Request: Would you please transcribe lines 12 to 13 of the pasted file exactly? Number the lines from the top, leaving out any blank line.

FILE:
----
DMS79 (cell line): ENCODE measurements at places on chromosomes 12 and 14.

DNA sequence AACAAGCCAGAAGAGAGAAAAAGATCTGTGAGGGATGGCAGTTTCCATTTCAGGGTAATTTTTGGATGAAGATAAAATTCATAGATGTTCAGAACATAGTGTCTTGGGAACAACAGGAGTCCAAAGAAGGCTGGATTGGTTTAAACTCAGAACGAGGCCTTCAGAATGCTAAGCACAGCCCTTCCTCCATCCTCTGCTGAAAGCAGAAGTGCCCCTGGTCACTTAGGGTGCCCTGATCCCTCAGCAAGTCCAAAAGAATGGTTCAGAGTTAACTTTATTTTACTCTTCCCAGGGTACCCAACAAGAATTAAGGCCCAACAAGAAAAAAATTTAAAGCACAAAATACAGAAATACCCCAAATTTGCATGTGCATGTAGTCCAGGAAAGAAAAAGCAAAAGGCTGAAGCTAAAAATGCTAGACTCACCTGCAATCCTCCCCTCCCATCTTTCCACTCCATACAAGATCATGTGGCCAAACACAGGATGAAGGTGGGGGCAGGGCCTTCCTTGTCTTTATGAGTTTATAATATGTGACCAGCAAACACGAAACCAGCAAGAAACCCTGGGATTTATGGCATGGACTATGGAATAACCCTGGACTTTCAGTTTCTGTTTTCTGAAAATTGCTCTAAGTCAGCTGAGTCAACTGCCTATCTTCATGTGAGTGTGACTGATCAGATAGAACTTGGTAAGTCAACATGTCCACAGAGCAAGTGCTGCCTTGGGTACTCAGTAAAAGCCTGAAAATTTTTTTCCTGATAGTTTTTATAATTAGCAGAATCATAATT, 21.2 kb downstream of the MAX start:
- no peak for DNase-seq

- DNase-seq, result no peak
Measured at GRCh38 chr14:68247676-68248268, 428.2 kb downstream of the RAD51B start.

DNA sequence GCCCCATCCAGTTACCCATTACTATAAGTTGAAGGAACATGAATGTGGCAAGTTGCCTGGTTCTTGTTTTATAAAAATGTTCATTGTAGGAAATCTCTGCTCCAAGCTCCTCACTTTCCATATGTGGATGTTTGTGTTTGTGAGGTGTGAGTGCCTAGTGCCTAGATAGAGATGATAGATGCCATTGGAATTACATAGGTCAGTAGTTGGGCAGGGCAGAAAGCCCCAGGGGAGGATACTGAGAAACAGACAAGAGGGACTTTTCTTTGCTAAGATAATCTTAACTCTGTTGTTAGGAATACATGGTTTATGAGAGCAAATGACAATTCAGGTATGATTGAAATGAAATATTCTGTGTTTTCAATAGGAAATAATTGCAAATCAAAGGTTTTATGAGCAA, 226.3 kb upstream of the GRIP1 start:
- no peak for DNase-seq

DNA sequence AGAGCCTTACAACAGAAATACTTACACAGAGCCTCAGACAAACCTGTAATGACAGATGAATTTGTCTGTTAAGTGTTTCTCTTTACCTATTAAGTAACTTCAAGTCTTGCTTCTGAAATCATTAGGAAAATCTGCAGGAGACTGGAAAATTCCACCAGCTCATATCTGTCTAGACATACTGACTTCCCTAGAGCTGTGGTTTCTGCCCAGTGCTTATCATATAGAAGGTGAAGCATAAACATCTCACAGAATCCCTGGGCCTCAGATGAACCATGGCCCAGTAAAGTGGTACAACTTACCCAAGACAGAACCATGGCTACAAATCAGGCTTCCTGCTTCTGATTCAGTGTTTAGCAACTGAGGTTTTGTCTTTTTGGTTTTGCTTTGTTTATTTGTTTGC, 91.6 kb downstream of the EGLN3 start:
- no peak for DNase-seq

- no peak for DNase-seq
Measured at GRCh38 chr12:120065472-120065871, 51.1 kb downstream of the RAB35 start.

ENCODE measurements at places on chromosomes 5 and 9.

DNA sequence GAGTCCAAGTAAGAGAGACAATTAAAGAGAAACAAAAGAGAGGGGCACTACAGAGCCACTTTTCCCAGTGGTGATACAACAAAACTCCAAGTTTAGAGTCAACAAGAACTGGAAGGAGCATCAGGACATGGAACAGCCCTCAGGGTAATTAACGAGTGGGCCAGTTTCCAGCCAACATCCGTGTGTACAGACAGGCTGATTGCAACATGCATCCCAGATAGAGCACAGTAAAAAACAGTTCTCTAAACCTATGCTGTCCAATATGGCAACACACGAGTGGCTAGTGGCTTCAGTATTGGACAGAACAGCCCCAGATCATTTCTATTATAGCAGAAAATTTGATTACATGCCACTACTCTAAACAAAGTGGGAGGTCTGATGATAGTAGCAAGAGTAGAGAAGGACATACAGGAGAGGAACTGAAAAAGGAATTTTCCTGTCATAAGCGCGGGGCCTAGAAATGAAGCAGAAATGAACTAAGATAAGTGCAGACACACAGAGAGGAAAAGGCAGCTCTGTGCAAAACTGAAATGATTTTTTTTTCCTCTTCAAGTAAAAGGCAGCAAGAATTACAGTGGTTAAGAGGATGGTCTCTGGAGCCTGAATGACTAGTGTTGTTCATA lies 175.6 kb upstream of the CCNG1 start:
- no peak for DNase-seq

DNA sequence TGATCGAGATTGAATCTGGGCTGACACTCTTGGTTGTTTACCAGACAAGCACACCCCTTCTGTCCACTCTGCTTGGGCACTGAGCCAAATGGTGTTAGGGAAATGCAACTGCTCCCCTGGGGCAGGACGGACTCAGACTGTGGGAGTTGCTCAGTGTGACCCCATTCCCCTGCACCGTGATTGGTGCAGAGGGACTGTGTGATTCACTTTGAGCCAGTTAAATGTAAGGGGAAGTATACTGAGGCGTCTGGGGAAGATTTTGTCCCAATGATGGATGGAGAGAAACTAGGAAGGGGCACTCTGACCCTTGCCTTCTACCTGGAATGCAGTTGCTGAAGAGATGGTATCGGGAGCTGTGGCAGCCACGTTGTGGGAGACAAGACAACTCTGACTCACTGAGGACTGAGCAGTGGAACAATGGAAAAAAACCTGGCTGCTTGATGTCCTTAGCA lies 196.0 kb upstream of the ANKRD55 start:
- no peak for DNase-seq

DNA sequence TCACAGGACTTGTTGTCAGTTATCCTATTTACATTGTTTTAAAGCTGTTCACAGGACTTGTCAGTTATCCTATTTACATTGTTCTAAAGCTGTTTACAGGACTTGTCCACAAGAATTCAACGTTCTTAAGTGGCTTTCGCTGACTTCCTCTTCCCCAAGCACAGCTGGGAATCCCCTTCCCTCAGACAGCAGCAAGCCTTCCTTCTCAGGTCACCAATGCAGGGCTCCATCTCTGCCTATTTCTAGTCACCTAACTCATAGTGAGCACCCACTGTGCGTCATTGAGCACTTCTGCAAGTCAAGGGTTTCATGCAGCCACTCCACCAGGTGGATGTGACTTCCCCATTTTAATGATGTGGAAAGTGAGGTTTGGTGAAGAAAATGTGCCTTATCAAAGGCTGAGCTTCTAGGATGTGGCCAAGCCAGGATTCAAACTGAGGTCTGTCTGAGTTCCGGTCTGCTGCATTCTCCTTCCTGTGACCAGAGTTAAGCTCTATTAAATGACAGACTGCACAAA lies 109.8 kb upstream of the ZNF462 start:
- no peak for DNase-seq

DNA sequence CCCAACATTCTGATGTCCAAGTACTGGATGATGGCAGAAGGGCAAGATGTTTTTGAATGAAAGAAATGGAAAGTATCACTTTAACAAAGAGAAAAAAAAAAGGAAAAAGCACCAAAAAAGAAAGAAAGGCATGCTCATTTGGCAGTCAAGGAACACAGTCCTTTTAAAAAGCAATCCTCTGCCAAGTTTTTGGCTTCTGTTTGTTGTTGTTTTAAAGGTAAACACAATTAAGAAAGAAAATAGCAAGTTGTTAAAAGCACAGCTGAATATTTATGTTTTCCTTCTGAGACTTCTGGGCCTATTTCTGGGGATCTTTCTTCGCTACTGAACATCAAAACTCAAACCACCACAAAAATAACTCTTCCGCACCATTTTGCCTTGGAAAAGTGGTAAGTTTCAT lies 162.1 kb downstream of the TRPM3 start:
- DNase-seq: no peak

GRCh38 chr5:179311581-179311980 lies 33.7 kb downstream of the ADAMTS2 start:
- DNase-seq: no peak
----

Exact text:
ENCODE measurements at places on chromosomes 5 and 9.

DNA sequence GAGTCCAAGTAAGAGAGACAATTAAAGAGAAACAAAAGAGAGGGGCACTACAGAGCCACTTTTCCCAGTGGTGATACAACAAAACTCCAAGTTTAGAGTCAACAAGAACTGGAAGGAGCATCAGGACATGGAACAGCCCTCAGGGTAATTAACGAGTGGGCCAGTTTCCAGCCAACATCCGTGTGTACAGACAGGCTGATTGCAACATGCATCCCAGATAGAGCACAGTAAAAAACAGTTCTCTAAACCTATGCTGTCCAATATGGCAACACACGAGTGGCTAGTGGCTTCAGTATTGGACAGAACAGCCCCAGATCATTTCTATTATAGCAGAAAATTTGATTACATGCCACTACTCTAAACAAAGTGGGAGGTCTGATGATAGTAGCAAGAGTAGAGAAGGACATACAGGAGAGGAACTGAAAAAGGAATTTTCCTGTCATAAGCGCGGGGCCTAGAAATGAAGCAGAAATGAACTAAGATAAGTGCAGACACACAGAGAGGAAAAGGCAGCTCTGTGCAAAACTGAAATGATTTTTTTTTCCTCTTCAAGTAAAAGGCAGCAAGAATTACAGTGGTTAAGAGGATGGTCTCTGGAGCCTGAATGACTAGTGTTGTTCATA lies 175.6 kb upstream of the CCNG1 start: